Interior photographs are forbidden during tours, so I'd like to defend myself in announcing this is not in fact my own photograph. Rather, it's one I've borrowed from the internet. The house and studio, including the kitchen and living room's interior furnishings and details, are shown today as they existed upon Ray's death in 1988. Uncanny fact: Ray died exactly ten years to the day following Charles's death.

You can read about the history of the home/studio on the Eames Foundation site, but here's an excerpt: The Eames House, Case Study House #8, was one of roughly two dozen homes built as part of The Case Study House Program. Begun in the mid-1940s and continuing through the early 1960s, the program was spearheaded by John Entenza, the publisher of Arts and Architecture magazine . . . Charles and Ray proposed that the home they designed would be for a married couple working in design and graphic arts, whose children were no longer living at home. They wanted a home that would make no demands for itself, and would serve as a background for, as Charles would say, “life in work” and with nature as a “shock absorber."

Charles and Ray moved into the House on Christmas Eve, 1949, and lived there for the rest of their lives.  The interior, its objects and its collections remain very much the way they were in Charles and Ray’s lifetimes.  The house they created offered them a space where work, play, life, and nature co-existed.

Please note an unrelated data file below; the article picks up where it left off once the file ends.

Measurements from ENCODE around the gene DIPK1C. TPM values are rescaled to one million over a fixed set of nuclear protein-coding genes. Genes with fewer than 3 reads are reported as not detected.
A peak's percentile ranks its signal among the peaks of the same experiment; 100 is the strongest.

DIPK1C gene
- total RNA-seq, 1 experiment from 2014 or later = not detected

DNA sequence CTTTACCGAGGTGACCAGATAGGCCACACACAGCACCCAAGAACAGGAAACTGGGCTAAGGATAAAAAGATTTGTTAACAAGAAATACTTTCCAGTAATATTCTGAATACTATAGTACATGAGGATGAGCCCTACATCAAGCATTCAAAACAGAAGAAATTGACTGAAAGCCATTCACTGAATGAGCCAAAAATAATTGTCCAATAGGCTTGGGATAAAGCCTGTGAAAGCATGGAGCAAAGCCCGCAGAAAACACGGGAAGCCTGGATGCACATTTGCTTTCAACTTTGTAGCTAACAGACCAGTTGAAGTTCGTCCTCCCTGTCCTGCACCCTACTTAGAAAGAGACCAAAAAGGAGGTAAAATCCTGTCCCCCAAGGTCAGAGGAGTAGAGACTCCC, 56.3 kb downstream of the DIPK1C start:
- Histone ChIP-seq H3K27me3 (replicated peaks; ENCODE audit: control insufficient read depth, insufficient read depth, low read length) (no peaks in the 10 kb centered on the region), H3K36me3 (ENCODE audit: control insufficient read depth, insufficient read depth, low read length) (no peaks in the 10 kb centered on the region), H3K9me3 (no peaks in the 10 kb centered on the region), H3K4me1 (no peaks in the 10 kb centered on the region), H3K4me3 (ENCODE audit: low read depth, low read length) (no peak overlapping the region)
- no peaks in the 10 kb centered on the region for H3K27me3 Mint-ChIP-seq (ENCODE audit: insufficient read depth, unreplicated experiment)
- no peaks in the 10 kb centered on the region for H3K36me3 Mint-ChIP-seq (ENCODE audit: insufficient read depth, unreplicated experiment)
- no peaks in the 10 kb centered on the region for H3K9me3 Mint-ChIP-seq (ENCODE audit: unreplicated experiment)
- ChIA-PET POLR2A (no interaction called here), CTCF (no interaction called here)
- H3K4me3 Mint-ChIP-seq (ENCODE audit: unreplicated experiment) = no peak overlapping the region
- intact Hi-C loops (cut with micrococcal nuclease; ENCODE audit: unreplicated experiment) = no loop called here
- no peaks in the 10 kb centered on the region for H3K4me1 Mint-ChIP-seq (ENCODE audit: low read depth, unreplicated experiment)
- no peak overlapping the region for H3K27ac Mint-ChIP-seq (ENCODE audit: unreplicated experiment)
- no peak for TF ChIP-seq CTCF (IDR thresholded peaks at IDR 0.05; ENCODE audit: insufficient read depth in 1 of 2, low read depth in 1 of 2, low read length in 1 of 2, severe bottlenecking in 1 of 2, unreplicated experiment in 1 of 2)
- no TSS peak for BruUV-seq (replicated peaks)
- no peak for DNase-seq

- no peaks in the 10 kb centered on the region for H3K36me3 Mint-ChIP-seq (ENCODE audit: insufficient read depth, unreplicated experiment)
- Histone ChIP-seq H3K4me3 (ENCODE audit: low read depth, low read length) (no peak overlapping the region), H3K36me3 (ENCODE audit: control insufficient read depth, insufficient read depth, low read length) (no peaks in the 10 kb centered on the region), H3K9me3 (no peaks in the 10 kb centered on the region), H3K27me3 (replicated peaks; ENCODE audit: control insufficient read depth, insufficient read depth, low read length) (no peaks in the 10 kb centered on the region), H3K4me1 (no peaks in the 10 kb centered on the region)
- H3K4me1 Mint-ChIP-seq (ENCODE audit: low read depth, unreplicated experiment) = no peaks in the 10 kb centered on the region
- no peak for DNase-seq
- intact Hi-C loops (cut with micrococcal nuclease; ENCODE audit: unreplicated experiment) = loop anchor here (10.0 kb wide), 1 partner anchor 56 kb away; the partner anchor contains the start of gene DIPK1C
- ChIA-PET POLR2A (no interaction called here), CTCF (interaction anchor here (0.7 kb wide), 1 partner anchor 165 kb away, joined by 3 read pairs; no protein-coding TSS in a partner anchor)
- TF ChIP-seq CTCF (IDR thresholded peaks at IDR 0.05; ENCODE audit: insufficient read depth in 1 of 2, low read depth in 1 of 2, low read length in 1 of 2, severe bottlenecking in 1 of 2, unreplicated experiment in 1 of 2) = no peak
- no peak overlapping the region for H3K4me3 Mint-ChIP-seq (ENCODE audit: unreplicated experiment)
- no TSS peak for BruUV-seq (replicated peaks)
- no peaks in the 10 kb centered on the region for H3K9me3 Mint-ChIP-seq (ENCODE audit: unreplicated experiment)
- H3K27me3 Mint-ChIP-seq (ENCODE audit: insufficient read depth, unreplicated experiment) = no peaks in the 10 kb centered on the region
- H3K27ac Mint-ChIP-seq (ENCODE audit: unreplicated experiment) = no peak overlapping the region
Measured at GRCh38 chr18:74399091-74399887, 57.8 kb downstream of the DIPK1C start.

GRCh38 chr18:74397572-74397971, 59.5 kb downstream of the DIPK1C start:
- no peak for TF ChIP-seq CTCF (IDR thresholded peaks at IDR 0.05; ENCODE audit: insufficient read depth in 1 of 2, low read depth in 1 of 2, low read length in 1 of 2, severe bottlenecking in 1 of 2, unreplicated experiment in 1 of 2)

We cannot recommend a personal visit to the mystical, gorgeous Eames house more vigorously! Take a picnic with you, sit on the grounds, and experience the enchantment and quiet power of this space. I promise you it's life-altering and absolutely worth it.

xx ~ Rebecca
 

Many, many, many thanks to Lisa for arranging this private tour for us! And huge gratitude to Catherine for spending the last hours of her work week with us and starting our weekend immersed in inspiration and beauty.

Many, many, many thanks to Lisa for arranging this private tour for us! And huge gratitude to Catherine for spending the last hours of her work week with us and starting our weekend immersed in inspiration and beauty.

There's much about this maxim that galvanizes me - turning your passion into something relevant and meaningful. And it's nearly as good as this other Eames gem: "Any time one or more things are consciously put together in a way that they can accomplish something better than they could have accomplished individually, this is an act of design." Hallelujah! (sidenote: our visit did inspire a conversation about feminism - its current version, as well as the challenges that Ray no doubt faced as a five-foot-tall woman in a predominantly male world. This is another story, however, for another blog post!)

There's much about this maxim that galvanizes me - turning your passion into something relevant and meaningful. And it's nearly as good as this other Eames gem: "Any time one or more things are consciously put together in a way that they can accomplish something better than they could have accomplished individually, this is an act of design." Hallelujah!

(sidenote: our visit did inspire a conversation about feminism - its current version, as well as the challenges that Ray no doubt faced as a five-foot-tall woman in a predominantly male world. This is another story, however, for another blog post!)